Andrew Ross Sorkin today notes that the Fed and the SEC didn’t do anything about Lehman Brothers, despite the fact that they knew full well that there were problems.
Color me happily surprised by the consumer-protection rhetoric yesterday of both Chris Dodd and Barack Obama. HuffPo has the best single overview of the bill, along with Dodd’s reasonably compelling explanation of why housing the agency in the Fed doesn’t mean it isn’t independent — and in fact helps to insulate it from the kind of regulatory capture which is endemic to regulators who are funded by those they regulate.
I attended a predictably utopian Banking 2.0 panel at SXSW yesterday; is it normal that most interesting discussion at these events tends to take place in the Twitter backchannel? Still, two interesting questions did arise, around the cool’n’webby financial services companies like Smarty Pig and Mint and Credit Karma which were on the panel: are they basically engaging in regulatory arbitrage, and are they also helping to entrench the too-big-to-fail banks in their existing market positions?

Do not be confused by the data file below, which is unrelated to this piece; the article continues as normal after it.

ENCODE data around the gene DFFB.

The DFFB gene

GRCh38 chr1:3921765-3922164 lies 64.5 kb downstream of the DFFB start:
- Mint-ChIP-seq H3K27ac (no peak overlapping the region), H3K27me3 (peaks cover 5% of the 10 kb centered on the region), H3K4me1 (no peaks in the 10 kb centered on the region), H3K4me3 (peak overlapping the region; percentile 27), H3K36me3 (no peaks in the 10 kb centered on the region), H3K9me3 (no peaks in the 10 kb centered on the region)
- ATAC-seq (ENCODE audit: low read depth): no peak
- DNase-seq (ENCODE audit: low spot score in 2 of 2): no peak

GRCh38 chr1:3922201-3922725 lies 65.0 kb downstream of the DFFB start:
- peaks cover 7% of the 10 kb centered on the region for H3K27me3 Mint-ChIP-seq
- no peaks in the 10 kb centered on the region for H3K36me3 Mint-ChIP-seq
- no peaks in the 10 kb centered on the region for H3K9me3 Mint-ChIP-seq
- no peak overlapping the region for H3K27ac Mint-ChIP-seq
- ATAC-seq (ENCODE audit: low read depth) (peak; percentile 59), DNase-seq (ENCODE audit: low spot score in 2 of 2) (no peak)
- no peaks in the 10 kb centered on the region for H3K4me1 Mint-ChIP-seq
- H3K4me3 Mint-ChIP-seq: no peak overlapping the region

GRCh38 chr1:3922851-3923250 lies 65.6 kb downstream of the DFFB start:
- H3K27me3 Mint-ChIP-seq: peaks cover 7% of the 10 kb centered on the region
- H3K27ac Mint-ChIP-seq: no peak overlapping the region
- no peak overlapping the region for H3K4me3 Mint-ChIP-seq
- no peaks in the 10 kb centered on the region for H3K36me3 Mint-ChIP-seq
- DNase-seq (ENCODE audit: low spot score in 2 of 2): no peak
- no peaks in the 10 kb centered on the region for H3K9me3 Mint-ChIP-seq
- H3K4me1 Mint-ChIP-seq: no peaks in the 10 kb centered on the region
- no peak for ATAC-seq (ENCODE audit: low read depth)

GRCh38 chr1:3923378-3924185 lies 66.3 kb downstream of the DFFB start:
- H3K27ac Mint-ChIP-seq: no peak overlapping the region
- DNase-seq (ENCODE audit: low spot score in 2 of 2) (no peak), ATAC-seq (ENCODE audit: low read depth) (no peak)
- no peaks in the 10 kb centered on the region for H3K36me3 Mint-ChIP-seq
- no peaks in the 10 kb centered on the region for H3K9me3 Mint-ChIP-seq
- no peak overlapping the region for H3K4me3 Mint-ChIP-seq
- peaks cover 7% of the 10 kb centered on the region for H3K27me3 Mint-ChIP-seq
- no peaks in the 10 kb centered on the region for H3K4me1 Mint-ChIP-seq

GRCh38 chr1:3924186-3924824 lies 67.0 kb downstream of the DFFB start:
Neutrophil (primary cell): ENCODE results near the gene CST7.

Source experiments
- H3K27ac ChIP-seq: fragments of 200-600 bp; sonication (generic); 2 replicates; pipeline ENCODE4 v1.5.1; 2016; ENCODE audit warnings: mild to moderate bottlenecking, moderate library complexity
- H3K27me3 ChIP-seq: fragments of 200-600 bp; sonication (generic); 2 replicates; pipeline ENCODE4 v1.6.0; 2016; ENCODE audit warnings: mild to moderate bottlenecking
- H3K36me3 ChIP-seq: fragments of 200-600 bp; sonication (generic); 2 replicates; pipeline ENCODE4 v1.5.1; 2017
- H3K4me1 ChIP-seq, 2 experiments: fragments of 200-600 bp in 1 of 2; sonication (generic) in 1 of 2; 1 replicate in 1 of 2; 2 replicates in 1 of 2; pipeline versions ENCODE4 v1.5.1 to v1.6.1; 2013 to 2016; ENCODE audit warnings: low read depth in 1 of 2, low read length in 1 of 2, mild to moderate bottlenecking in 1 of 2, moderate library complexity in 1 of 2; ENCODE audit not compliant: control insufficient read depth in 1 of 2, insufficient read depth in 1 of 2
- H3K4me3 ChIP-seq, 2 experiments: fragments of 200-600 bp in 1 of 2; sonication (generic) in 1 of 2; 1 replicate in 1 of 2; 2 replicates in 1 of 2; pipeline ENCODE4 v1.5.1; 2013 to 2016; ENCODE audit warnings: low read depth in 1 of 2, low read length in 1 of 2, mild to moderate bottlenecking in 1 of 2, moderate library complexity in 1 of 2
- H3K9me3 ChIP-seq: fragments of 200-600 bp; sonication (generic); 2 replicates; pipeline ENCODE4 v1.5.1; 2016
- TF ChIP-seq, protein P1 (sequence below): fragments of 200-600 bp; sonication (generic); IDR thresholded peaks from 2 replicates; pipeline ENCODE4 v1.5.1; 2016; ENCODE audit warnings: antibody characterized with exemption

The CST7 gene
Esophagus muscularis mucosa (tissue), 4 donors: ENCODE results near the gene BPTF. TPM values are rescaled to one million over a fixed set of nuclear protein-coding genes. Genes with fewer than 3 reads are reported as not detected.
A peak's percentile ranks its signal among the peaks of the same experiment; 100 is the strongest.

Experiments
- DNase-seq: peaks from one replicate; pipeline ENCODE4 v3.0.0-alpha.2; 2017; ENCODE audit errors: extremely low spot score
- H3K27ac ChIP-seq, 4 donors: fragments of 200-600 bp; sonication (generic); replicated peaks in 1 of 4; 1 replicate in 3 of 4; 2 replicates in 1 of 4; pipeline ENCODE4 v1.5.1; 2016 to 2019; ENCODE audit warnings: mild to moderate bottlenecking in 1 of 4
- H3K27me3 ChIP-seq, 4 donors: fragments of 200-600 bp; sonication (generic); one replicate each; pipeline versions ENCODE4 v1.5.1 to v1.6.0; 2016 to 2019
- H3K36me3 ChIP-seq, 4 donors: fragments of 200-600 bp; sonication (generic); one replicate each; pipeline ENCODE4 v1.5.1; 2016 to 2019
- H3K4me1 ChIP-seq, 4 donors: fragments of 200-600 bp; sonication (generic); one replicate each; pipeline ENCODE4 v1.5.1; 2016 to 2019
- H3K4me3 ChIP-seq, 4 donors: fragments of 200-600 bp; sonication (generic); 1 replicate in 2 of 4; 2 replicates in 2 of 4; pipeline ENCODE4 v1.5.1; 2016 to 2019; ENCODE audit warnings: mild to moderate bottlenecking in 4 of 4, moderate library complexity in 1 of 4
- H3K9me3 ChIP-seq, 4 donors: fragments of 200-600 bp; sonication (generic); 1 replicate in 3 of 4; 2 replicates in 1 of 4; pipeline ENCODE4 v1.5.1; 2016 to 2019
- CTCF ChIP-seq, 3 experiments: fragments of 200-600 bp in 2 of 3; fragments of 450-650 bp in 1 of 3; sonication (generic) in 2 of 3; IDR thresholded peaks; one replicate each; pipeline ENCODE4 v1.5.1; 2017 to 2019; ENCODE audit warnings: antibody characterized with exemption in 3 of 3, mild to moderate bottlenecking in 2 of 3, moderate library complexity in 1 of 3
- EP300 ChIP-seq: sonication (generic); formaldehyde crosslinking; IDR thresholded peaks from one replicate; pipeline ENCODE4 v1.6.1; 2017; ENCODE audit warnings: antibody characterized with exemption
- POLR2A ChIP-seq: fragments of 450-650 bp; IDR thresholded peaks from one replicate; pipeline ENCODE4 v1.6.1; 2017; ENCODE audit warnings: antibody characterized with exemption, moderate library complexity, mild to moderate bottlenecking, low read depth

Blogging’s going to be light-to-nonexistent today, since it’s a travel day for me. But with all the renewed attention on Lehman Brothers (be sure to check out Antony’s piece on the report), it’s worth wondering what might happen to Ernst & Young, in the US, and to Linklaters, in the UK.
Kate Kelly and Dennis Berman to CNBC? — Mediabistro
The RSS debate, cont: Jack Shafer piles on — Slate
The full Lehman report — Jenner
The Breslin’s forkage fee — NYT
Was the runaway Prius a fake? — Jalopnik
NYU Law Professor Charged With Criminal Libel in France for Refusing to Take Down Critical Book Review — CIT Media Law
Many thanks to Tim Fernholz, of The American Prospect, and Taylor Griffin, of Hamilton Place Strategies, for helping me out via IM this afternoon to explain to me what on earth is going on with Chris Dodd and the financial regulatory reform bill. The Reuters headline says that talks have failed, and that Dodd is going solo, but in fact it’s not quite as bleak as that.